HUNTSVILLE, Ala. (WHNT) – No one wants to spend the holidays in the hospital. However, it’s been a busy time for doctors as a particularly nasty strain of flu is making its way through the area.
It’s pH1N1, the same strain that shut down Huntsville, Madison and Madison County schools in 2009. And while it’s still early in this flu season , so far, the CDC says the swine flu is the predominant strain. The CDC issued an official Health Advisory about the illness on December 24, 2013.
The very young and the very old are the two groups most vulnerable to the flu, except in the case of swine flu, which traditionally sickens more children and young adults.
“I was talking to a colleague of mine I consult with,” said Dr. N. Rao Thotakura, a pediatrician. “He was telling me of a patient, an 11-month-old that had flu and hospitalized in ICU with pneumonia and also pus around the lungs.”
There are also reports of a teen being admitted to Huntsville Hospital’s ICU.
With school set to resume later this week across north Alabama, a lesson in hand washing may be in order.
“You’ve got to wash both sides. Take your time,” said Dr. Thotakura. “I usually do 30 seconds of good washing, then rinse both sides and wipe.”
According to one study, fewer than 5 percent of Americans wash their hands correctly. And, if you’re counting on hand sanitizer to protect you, you might be better off counting the germs left behind.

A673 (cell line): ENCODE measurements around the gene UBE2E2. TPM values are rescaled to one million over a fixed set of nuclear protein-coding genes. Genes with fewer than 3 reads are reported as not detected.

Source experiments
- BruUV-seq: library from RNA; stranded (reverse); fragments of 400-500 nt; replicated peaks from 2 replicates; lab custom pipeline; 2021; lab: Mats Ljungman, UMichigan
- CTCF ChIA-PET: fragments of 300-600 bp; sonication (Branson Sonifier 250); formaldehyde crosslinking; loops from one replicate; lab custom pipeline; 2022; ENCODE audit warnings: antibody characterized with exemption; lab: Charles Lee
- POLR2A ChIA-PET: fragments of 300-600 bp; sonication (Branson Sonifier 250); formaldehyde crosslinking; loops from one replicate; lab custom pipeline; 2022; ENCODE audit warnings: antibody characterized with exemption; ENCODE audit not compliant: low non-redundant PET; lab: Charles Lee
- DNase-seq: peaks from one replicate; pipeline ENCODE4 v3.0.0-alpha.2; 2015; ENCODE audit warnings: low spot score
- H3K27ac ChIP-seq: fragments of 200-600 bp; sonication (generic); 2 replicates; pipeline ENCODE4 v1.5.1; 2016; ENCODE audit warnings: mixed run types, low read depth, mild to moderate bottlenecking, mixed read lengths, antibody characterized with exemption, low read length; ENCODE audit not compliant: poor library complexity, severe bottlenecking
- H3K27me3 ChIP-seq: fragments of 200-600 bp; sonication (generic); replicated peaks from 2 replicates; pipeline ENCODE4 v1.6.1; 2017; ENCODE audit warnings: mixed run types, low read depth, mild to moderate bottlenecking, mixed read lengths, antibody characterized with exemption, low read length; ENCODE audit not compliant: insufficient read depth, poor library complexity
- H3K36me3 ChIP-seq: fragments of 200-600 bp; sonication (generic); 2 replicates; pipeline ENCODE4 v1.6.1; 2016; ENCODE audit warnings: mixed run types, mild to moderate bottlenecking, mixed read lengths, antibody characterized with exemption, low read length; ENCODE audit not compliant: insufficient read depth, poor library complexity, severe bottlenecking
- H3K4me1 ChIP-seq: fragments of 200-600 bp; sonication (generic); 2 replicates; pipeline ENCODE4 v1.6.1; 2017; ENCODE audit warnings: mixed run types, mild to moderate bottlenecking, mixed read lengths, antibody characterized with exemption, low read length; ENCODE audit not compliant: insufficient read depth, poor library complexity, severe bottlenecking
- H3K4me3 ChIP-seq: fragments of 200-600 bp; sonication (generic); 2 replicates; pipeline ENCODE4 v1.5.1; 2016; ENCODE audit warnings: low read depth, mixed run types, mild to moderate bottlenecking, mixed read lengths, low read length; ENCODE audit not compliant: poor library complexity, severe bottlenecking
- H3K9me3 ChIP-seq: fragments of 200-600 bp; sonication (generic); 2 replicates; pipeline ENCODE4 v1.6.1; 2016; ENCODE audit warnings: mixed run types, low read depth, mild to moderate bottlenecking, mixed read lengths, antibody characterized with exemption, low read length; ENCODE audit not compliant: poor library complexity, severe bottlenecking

Fortunately, it’s not too late for the best prevention – the flu vaccine – which – this year – does protect against the pH1N1/swine flu strain.
“I think the best thing we all can do is get the flu shot,” said Dr. Thotakura. “It’s not too late now.”
WHNT News 19 spoke with a doctor at the Alabama Department of Public Health who says, at this point, there have been no confirmed flu deaths in the state. However, there are some anecdotal reports currently under investigation.
Nationwide, four children have died from the flu.
There are other illnesses going around in Madison County, too. Dr. Thotakura said his office has seen several cases of RSV as well as mycoplasma, more commonly known as walking pneumonia.